“An ideal is something we believe is right, but it may not be practical. Whereas an attitude should be something that we can put into practice right from where we are.”
TKV Desikachar

What Are We Seeking?

What is Ceptr Part 2: Receptors


The biology I lean on in this post is inspired by the work of Bruce Lipton. His famous talk Bruce Lipton’s The New Biology is still the most inspired presentation I’ve encountered about biology. Then there is this meeting of Bruce Lipton and Rupert Sheldrake where I got the fundamental idea for this post.

I also want to mention that I am deeply inspired by Rupert Sheldrake’s work (even more than Bruce Lipton’s) however I am less inclined to point to it directly. On the one hand his work underpins much of my world view. On the other hand, his work is theoretical (mostly because his core ideas tend to ask tough questions of science itself, causing the scientific community to keep at a safe distance from his propositions) and so it is not yet grounded like Bruce Lipton’s work. If you want to get a taste of Rupert Sheldrake I recommend his fairly recent conversation with Charles Eisenstein.

Cells: Nucleus and Membrane

If you were indoctrinated by a basic biology education similar to mine then you were taught something about the structure of a cell that looks like this:

And, like it was to me, it may have been insinuated to you that the nucleus, where the DNA is, is like “the brain” of the cell. When I ingest it, the brain metaphor creates two echos:

  1. The first is like an echo across scales: that there is subtle and profound underlying pattern which manifests both in a single-cell organism and in a complex organism like a human being that is made up of trillions of cells.
  2. The second is an assumption of center-ism: just as the brain is the center and controller of the body, so is the nucleus the center and controller of a cell.

Well, it seems that that there indeed may be an underlying pattern here, and that there are parallels between the nucleus-membrane & brain-skin BUT that the center-ism is not as straightforward as we may think it is, neither in the cell nor in a human body.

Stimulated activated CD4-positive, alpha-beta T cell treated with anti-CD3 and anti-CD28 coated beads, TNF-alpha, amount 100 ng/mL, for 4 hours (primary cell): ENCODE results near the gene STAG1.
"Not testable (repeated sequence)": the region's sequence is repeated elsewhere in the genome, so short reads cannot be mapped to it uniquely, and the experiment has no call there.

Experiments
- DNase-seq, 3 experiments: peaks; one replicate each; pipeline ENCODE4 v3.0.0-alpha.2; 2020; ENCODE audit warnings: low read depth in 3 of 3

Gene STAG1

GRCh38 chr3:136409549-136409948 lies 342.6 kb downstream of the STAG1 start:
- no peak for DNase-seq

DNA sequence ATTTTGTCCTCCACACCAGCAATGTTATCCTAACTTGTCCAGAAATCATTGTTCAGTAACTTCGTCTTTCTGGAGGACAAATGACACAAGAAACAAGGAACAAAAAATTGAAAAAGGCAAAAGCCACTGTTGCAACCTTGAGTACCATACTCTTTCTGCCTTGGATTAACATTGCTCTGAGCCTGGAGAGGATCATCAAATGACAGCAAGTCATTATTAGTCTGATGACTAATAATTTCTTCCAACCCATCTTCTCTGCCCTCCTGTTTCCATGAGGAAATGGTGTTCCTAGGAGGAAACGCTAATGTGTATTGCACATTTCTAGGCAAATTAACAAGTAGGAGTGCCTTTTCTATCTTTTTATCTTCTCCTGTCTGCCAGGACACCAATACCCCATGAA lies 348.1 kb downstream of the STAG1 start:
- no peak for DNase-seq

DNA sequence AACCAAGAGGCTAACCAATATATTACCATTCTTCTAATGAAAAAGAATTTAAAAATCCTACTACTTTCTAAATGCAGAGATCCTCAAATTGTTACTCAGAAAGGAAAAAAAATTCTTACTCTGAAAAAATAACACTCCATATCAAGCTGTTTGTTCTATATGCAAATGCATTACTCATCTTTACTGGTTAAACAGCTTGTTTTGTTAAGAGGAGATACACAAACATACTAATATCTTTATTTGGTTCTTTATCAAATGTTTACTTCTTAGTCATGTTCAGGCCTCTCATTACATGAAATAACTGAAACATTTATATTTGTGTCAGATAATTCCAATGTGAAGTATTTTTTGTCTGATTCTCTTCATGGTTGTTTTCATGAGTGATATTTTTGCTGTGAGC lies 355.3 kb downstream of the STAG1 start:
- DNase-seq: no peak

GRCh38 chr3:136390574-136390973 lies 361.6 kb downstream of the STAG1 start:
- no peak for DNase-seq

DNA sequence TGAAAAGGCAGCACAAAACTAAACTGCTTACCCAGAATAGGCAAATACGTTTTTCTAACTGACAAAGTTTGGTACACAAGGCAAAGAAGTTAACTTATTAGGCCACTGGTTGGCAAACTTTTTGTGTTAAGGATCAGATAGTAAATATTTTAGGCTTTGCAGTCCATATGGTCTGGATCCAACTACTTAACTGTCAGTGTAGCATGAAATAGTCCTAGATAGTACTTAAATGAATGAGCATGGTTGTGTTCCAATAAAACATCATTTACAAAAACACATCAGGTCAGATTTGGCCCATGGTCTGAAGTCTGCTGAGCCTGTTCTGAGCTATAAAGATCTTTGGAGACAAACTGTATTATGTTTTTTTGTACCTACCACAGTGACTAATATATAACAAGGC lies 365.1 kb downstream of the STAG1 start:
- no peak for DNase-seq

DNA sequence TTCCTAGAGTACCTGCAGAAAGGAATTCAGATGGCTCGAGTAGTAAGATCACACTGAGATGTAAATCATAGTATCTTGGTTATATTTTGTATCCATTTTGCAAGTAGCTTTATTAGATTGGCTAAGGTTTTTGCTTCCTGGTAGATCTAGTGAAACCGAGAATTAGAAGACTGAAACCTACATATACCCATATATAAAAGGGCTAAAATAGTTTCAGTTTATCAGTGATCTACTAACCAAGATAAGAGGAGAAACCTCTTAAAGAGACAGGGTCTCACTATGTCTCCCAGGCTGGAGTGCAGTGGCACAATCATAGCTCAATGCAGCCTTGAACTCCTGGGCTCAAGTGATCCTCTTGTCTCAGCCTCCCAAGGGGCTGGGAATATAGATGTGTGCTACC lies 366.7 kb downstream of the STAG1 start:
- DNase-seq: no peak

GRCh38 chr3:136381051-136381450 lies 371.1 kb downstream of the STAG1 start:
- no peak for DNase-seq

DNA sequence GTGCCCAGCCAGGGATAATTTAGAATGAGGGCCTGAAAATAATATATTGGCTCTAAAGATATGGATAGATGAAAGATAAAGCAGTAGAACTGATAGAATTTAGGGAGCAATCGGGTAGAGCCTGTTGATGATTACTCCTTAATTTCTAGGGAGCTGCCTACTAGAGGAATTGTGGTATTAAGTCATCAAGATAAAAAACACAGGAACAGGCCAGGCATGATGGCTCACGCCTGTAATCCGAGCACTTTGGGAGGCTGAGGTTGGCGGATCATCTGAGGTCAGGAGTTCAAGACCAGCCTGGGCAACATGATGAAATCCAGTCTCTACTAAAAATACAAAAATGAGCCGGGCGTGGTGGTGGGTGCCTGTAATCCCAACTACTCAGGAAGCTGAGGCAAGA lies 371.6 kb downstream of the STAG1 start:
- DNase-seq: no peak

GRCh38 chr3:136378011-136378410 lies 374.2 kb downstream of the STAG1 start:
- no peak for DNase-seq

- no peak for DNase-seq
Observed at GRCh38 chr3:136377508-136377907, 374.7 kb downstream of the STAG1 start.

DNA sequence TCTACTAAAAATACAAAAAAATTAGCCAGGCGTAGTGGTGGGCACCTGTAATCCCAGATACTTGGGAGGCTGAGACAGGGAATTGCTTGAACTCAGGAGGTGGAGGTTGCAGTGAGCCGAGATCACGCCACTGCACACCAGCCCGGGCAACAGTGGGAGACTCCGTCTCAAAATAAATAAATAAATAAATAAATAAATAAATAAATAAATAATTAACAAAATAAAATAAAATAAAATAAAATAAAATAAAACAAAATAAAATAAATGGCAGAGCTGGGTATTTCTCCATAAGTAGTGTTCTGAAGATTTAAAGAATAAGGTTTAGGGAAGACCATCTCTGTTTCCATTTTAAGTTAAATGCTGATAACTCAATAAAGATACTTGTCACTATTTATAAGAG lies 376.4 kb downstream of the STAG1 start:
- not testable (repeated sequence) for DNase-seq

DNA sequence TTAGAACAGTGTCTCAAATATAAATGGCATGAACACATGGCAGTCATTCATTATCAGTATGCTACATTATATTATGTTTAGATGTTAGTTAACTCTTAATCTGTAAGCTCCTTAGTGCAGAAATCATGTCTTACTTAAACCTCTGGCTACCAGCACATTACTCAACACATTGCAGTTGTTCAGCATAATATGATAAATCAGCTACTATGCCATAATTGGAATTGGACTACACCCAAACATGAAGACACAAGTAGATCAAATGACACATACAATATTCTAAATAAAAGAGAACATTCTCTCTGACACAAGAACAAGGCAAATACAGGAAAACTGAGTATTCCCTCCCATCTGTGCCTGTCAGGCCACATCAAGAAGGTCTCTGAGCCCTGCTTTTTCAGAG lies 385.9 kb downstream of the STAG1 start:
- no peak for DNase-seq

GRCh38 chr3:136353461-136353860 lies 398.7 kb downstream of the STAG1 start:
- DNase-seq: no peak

According to Bruce Lipton it is possible to remove the nucleus from a cell and the cell will continue to function as it normally does. It won’t be able to regenerate and it won’t be able to multiply. How is this possible? The answer seems to lie in the little poop-chutes (titled “vesicles”) you see in the diagram above. Let’s look at another diagram:

This diagram focuses on the membrane of the cell (I chose it because it doesn’t even mention the nucleus). For me this diagram has two prominent features:

  1. The membrane is no longer a thin line but a thicker area … it is a place not just an edge. It seems to be made of at least 3 distinct layers: an inner surface, an outer surface, and an insulating layer in between.
  2. The membrane has openings in it. These acts as ports that can let molecules into and out of the cell.

This diagram starts to pull attention outwards and away from the center. In a nucleus-centered view the cell can be seen as that which is encoded in the DNA. In a membrane-centered view the cell is the sum of its interactions with the world around it, it is defined by what it takes in and what it puts out. This diagram (probably a bit out of context because I borrowed it) suggests that these ports exist but does not explain how they open and close. It needs another piece … and I could not find a good diagram to demonstrate this in a whole way… so I settled on this one: